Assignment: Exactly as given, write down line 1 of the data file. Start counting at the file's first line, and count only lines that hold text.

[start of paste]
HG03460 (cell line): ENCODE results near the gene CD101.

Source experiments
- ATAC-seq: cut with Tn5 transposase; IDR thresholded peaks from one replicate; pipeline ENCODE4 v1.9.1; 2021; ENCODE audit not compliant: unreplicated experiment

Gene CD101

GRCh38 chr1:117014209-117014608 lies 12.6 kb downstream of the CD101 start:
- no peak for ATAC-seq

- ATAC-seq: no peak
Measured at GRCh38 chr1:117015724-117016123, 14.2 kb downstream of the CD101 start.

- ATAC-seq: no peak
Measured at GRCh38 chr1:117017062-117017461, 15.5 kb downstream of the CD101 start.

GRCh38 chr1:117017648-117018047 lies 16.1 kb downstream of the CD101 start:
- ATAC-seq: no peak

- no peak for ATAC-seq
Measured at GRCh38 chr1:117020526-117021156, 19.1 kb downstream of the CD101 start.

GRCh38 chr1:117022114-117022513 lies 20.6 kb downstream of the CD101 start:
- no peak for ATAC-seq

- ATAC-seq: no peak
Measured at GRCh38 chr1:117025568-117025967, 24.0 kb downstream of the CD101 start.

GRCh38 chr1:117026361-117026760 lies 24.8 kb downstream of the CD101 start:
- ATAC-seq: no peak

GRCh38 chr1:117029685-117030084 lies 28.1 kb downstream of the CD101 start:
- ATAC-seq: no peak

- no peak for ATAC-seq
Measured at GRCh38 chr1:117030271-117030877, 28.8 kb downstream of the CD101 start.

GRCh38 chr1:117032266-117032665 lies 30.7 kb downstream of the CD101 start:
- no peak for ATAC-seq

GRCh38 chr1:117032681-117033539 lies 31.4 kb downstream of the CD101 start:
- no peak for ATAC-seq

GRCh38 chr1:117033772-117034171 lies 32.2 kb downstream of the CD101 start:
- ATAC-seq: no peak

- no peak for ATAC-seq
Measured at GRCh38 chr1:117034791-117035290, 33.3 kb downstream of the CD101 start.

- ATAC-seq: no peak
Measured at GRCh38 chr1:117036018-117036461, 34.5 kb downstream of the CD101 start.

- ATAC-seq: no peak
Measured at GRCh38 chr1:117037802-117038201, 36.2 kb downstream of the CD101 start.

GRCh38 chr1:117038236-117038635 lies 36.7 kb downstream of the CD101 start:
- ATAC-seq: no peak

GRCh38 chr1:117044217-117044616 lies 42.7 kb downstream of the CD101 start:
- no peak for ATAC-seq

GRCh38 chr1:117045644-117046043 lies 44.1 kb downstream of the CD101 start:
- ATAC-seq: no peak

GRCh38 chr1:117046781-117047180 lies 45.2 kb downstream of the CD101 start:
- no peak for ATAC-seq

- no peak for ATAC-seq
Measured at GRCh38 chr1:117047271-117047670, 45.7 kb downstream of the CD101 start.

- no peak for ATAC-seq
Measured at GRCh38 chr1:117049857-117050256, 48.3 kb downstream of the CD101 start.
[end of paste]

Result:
HG03460 (cell line): ENCODE results near the gene CD101.